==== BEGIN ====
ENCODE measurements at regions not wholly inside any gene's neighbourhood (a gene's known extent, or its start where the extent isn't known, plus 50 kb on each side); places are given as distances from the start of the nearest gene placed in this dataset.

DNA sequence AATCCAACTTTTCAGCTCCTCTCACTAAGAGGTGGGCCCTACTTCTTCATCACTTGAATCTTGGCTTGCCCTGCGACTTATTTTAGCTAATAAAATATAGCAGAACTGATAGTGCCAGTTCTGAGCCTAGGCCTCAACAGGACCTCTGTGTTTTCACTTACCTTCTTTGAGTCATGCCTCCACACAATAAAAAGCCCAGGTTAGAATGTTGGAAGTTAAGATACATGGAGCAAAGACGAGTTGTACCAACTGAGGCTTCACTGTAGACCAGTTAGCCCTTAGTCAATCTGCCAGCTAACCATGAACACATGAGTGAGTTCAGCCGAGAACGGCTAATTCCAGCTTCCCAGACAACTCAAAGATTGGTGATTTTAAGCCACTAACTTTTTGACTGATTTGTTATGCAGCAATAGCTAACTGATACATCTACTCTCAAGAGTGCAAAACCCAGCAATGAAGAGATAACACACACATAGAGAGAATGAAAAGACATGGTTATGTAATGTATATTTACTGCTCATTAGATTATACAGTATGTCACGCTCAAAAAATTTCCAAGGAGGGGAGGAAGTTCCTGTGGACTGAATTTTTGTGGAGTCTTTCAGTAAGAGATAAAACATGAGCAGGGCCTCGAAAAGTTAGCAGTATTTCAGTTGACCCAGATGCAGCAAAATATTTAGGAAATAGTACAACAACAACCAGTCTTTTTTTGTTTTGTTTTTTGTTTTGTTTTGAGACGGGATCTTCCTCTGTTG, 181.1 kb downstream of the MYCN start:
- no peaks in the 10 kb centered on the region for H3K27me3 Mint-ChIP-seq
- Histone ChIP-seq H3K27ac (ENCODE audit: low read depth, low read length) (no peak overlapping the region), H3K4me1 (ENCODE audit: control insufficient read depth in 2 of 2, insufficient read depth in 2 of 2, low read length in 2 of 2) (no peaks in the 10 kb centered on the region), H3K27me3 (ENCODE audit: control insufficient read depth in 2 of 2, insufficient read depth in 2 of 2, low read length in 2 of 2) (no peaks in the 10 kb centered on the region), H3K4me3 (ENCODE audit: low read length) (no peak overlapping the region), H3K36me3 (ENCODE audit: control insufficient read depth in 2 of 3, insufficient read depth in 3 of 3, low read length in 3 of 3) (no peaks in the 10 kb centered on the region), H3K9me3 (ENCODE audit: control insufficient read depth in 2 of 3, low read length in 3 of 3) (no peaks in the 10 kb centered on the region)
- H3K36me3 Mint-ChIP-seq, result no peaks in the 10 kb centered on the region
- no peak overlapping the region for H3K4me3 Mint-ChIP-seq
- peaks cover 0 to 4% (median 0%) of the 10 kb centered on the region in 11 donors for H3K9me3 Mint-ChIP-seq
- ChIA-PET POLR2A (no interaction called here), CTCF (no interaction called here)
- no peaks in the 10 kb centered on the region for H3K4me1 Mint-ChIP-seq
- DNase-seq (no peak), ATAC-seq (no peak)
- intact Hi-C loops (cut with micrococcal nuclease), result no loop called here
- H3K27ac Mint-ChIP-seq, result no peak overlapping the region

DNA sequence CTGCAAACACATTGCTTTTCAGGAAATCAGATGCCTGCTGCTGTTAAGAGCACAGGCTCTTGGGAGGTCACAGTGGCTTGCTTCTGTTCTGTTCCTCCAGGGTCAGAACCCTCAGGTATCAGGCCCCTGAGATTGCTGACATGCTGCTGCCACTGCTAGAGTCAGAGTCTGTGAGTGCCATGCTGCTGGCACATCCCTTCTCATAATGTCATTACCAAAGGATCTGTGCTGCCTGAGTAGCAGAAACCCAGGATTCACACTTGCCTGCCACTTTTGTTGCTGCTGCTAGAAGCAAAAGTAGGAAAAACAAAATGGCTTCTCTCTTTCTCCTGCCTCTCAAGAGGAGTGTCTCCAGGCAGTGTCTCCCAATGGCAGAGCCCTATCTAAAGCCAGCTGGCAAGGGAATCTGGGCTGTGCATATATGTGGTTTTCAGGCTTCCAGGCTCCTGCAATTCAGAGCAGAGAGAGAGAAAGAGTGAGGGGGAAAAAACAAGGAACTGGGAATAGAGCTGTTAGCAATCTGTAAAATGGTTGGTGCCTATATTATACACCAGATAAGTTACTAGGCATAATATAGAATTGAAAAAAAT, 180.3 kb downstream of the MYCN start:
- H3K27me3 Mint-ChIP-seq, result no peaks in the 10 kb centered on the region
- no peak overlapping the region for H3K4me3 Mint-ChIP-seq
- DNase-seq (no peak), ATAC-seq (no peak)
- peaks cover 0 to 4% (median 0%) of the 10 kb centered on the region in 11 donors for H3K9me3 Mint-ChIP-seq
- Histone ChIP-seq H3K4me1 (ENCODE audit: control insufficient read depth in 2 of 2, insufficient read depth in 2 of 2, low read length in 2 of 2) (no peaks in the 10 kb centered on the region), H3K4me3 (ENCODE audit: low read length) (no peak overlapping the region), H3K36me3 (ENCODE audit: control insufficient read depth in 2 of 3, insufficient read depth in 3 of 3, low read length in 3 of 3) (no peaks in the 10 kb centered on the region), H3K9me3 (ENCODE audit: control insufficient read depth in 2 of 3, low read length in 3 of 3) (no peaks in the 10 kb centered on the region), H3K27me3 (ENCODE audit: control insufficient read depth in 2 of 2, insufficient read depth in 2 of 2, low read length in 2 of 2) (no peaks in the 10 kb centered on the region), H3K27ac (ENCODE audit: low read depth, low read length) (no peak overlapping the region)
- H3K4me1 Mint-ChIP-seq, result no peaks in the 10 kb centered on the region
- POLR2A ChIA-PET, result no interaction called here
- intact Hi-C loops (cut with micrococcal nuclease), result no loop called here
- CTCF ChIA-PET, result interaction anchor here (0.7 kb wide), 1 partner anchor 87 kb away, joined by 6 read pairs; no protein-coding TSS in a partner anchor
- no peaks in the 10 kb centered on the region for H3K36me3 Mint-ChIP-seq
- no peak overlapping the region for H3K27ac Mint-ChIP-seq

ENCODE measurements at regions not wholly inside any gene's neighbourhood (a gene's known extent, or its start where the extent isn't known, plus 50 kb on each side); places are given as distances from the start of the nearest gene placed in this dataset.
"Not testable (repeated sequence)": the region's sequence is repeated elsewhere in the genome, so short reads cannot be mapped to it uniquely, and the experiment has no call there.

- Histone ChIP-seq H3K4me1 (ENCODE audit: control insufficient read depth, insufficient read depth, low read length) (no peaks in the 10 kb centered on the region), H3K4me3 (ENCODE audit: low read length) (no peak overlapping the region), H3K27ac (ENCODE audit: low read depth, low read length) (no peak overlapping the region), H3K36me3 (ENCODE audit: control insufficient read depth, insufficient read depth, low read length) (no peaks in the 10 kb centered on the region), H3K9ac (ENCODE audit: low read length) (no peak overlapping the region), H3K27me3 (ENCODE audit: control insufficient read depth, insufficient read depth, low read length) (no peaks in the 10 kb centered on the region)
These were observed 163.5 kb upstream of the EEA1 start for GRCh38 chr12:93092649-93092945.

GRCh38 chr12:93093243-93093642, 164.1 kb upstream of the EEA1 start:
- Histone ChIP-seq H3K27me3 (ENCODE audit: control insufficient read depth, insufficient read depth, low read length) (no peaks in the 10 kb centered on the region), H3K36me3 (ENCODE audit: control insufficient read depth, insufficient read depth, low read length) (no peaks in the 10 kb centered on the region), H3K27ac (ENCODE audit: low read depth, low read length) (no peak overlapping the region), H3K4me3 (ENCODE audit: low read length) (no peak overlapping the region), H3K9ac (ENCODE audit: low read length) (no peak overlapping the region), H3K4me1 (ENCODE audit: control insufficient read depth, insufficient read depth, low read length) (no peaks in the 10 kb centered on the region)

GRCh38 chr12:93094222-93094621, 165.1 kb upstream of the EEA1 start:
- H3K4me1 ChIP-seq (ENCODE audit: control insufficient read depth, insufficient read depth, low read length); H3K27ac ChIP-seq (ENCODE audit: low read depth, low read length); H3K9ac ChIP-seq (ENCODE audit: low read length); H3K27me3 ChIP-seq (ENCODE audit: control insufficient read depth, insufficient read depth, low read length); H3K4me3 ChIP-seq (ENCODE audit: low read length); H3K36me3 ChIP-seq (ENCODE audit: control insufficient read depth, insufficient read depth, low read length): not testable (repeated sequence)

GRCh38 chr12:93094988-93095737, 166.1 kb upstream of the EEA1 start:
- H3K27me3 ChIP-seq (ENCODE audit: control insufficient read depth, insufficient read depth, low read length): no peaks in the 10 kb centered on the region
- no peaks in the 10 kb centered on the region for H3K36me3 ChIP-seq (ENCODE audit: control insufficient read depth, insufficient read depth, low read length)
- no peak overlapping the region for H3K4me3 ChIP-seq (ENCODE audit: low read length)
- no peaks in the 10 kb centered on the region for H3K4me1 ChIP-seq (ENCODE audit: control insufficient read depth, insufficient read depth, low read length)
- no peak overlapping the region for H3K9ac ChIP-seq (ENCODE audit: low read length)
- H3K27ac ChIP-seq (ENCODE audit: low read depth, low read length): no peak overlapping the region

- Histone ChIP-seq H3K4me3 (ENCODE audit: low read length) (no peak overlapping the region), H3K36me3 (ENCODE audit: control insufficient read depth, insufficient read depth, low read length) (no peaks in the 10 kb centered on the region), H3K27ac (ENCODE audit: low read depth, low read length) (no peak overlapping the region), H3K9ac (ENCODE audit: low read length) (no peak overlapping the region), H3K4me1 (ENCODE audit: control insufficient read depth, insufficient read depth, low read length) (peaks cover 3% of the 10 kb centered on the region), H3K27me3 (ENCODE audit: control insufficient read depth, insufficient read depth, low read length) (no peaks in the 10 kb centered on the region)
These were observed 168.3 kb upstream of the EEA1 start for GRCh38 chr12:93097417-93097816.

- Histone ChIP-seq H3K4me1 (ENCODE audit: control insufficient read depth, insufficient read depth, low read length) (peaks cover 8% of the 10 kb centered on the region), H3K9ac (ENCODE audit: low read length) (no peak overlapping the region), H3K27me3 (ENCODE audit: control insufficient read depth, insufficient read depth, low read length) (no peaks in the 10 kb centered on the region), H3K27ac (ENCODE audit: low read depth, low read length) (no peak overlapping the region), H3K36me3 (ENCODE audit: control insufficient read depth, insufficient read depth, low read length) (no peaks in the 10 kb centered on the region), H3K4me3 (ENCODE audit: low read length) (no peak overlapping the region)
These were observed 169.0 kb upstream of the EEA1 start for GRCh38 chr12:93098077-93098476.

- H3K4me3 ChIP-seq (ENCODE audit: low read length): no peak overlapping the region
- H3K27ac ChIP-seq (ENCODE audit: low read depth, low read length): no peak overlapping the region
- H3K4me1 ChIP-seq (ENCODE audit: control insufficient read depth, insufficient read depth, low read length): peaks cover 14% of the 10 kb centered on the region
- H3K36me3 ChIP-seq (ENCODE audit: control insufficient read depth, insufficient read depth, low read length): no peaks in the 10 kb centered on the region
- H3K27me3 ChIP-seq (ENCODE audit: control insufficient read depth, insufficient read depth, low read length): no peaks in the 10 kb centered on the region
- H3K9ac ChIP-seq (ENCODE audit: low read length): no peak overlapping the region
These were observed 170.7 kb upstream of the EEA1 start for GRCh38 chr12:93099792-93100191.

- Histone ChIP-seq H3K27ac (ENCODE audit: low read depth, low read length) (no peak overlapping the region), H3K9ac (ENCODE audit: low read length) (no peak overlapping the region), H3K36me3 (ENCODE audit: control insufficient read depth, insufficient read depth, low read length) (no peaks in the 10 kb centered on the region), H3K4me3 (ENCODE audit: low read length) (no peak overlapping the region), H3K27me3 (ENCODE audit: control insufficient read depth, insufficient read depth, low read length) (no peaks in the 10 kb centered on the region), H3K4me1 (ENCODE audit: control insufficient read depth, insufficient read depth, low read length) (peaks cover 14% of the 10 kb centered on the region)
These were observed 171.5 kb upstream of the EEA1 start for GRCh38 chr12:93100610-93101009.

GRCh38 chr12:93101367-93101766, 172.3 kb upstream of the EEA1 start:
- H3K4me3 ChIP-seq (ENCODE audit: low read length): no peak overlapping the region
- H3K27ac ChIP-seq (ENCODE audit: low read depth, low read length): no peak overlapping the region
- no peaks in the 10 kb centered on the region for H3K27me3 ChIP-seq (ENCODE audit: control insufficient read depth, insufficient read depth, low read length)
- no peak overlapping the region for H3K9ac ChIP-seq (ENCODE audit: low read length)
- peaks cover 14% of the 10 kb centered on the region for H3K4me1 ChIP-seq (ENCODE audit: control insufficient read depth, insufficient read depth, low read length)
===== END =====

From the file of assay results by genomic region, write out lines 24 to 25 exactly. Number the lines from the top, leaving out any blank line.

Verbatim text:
- no peak overlapping the region for H3K27ac Mint-ChIP-seq

ENCODE measurements at regions not wholly inside any gene's neighbourhood (a gene's known extent, or its start where the extent isn't known, plus 50 kb on each side); places are given as distances from the start of the nearest gene placed in this dataset.